Internet is an important avenue for gifting industry world over

Online gifting is gradually growing especially in countries like the UK- with more than 10 percent of them bought on the Web last year, up from roughly 8 percent in 2011. Gifting vendors and retailers need to be mindful of this development. A recent article in The MarketingWeek by Lucy Tesseras tried to study other trends relevant to the domain of gifting as follows:

Amazon became number one in terms of volume and value this Christmas as a result of broadening its gifting categories,” stated Kantar consumer research analyst Trevor Mears. “Although entertainment and tech are still its mainstay, it has broadened out into clothing and household goods and I can see that happening across the board for other events.”

For gifting as a whole, the importance of the internet is continuing to rise with the emergence of dedicated gifting websites such as Notonthehighstreet and Buyagift playing an increasingly relevant role. Similarly, the introduction of click and collect services has helped to break down some of the barriers to purchase.

Whatever the buying method, retailers need to be quick off the mark to promote events such as Mother’s Day and capitalize on consumers’ willingness to spend more if the options are available. Total spend for Mother’s Day gifts in the UK was £409m in 2012, with 21 million gift purchases, accounting for 2 per cent of the overall gift-buying market.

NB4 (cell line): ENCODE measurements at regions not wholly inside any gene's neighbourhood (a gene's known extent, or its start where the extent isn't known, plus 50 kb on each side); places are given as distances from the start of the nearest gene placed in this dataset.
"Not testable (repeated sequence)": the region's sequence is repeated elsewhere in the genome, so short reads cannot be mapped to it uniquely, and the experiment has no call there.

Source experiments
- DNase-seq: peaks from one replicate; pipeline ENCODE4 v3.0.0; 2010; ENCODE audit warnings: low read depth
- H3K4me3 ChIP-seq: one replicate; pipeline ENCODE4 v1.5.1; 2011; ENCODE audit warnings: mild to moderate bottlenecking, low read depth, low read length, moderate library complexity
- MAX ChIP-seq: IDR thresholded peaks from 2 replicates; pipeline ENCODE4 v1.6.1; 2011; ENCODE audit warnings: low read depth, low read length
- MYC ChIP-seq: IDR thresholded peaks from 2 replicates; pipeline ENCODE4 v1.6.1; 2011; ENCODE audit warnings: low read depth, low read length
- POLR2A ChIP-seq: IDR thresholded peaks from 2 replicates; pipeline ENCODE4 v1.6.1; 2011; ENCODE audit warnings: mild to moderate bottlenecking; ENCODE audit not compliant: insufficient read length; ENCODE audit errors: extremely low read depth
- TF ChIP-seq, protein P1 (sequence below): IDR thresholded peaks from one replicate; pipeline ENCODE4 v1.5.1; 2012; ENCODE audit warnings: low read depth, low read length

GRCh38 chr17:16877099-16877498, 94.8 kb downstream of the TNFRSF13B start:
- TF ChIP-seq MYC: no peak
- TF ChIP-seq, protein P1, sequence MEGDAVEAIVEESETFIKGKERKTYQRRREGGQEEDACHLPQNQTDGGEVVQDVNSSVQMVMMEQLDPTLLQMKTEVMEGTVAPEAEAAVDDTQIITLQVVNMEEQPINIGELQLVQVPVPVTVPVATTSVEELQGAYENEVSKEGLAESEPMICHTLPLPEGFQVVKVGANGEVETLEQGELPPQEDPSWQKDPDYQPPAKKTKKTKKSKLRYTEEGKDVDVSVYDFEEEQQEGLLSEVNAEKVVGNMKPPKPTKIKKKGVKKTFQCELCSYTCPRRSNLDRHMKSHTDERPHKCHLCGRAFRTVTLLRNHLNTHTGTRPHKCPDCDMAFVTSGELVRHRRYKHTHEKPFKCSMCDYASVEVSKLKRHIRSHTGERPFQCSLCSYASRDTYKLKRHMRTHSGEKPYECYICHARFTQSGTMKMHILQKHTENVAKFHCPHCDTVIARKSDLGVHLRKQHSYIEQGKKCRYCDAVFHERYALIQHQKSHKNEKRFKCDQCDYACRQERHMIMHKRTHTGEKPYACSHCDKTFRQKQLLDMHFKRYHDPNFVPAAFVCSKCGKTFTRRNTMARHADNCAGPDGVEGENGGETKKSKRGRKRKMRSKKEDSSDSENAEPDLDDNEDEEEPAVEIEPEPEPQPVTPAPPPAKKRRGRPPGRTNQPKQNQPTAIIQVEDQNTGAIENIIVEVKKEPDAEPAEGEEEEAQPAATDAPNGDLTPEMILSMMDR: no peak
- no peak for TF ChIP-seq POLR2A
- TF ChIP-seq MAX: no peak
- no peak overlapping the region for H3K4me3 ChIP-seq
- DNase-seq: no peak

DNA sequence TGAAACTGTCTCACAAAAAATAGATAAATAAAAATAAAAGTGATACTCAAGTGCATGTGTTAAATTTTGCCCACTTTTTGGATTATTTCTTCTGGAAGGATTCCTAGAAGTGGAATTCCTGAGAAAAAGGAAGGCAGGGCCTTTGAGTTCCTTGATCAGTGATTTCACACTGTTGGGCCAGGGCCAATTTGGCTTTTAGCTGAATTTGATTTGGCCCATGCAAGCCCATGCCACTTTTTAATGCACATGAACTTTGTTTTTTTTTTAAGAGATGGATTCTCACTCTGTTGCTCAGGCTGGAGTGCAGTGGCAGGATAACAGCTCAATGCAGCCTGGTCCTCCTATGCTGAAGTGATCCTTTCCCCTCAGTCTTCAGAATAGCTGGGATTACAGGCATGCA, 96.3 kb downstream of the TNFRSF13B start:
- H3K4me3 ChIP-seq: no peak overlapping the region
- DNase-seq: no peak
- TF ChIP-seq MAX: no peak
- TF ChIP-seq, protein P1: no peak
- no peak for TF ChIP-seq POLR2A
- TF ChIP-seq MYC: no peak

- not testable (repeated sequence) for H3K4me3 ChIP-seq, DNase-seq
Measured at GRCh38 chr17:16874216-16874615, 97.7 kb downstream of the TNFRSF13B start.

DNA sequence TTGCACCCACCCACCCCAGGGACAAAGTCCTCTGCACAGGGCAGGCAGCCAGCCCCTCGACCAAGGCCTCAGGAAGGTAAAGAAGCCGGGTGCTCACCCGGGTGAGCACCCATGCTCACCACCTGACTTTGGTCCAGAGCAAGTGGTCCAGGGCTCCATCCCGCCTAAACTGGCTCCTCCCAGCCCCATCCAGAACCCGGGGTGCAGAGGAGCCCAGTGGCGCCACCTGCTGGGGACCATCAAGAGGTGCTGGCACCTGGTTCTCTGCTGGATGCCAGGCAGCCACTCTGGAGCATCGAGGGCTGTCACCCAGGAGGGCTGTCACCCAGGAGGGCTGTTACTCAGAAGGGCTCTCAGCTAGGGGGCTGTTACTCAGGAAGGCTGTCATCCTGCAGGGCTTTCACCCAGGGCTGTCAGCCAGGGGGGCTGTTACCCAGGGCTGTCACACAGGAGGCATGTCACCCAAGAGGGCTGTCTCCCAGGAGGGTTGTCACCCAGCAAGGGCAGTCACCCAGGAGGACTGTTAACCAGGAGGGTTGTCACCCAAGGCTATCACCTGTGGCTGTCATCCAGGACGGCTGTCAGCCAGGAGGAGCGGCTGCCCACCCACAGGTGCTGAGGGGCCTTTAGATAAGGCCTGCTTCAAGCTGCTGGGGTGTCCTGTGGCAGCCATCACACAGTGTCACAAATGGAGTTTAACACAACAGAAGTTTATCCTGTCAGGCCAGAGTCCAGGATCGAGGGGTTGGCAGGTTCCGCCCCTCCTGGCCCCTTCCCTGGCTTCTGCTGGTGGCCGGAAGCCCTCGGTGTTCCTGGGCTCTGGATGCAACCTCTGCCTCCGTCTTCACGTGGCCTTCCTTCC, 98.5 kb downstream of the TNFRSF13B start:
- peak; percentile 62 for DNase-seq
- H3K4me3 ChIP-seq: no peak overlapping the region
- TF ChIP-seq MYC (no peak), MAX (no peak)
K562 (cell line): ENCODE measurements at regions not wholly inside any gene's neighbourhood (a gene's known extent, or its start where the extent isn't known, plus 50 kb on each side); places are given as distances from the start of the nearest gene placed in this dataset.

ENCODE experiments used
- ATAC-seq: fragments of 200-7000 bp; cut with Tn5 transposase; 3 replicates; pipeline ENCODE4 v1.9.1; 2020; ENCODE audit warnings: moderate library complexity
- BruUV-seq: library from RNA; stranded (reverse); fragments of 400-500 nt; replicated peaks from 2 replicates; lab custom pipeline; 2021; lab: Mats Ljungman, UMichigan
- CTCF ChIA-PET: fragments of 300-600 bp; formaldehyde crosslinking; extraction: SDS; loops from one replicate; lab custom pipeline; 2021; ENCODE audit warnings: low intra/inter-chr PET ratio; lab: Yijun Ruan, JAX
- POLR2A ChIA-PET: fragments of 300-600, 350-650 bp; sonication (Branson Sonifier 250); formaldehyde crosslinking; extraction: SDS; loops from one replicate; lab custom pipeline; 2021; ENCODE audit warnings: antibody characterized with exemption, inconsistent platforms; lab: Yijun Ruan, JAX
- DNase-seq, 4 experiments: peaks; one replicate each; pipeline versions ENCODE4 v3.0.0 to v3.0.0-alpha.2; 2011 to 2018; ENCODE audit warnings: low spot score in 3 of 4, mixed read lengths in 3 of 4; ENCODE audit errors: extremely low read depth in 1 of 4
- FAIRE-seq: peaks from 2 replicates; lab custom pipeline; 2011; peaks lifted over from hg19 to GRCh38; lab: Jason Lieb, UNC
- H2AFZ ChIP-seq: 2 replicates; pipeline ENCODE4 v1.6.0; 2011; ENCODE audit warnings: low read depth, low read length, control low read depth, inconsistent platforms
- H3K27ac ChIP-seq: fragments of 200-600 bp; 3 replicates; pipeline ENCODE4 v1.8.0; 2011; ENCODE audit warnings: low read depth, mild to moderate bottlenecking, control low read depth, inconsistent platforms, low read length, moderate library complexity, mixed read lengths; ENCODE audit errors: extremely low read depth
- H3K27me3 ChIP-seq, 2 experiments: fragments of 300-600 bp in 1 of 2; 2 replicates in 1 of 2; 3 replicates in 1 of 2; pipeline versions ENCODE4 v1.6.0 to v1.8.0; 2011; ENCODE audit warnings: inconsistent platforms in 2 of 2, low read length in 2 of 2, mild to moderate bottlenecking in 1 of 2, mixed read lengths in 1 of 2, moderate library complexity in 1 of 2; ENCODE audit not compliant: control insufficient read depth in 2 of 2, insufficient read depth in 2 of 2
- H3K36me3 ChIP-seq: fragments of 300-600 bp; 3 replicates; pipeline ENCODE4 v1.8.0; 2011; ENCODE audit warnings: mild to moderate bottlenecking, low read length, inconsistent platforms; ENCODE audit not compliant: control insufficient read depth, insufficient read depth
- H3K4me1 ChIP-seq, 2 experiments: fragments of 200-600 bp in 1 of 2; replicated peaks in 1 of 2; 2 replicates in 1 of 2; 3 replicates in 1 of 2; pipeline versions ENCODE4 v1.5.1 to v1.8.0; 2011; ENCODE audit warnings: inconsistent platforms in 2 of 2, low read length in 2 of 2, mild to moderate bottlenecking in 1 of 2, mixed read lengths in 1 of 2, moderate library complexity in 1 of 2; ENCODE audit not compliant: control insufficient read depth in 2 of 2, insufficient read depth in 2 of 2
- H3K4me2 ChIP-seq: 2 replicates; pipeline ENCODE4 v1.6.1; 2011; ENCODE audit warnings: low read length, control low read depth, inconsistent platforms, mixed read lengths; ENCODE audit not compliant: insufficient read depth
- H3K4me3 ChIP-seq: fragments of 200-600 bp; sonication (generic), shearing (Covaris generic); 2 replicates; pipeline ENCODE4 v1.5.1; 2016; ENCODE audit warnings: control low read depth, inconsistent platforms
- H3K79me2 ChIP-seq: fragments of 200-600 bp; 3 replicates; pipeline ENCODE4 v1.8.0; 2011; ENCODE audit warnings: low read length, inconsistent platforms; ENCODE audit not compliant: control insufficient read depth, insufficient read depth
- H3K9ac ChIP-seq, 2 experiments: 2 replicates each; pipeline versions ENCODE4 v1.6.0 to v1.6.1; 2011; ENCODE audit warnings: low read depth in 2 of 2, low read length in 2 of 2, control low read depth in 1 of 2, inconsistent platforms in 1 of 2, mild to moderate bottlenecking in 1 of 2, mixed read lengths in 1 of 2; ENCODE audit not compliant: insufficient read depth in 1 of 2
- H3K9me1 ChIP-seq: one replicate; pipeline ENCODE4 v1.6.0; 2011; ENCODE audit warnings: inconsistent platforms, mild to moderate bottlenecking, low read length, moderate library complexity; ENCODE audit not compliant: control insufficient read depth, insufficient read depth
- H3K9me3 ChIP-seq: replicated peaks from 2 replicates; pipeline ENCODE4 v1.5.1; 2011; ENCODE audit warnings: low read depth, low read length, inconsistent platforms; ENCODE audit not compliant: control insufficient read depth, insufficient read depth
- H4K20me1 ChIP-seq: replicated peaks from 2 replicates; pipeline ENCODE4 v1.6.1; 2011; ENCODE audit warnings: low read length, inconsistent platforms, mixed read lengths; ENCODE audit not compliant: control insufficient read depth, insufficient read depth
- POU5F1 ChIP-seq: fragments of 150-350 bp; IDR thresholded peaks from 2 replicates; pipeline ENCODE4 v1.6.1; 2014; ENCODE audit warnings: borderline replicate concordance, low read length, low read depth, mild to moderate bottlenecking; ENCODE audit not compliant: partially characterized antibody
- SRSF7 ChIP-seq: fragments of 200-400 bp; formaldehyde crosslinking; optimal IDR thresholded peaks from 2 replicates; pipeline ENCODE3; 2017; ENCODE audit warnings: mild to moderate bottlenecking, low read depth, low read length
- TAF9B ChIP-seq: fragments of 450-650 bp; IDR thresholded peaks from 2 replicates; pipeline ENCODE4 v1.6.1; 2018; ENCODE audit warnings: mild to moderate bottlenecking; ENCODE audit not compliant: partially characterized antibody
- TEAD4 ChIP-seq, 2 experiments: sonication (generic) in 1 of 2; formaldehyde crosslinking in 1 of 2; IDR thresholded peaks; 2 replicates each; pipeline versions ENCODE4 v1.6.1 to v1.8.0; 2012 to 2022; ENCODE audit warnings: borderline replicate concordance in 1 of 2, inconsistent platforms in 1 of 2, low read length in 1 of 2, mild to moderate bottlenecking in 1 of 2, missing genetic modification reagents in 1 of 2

To put it into context, the total value of the gifting market is £40bn. Valentine’s Day gifts contribute 1 per cent of that sum with £308m spent on 11 million gifts. Christmas is the largest of the gift-buying events, representing 36 per cent of all gifts bought in the UK, while Easter accounts for 3 per cent. Mears says: “Two per cent of all gifts bought is quite a big proportion. It’s bigger than Valentine’s Day, but that links into the fact that more people have got a mother than have a lover.”

Online buying is not as significant for Mother’s Day as it is for other events, again because of the categories that lead. Mears reasoned: “People want to be able to see and smell flowers before buying them and want to know they will last. There’s been a lot of work done by retailers on same-day and next-day delivery, but the experience of buying fresh flowers is not yet there on the internet.”

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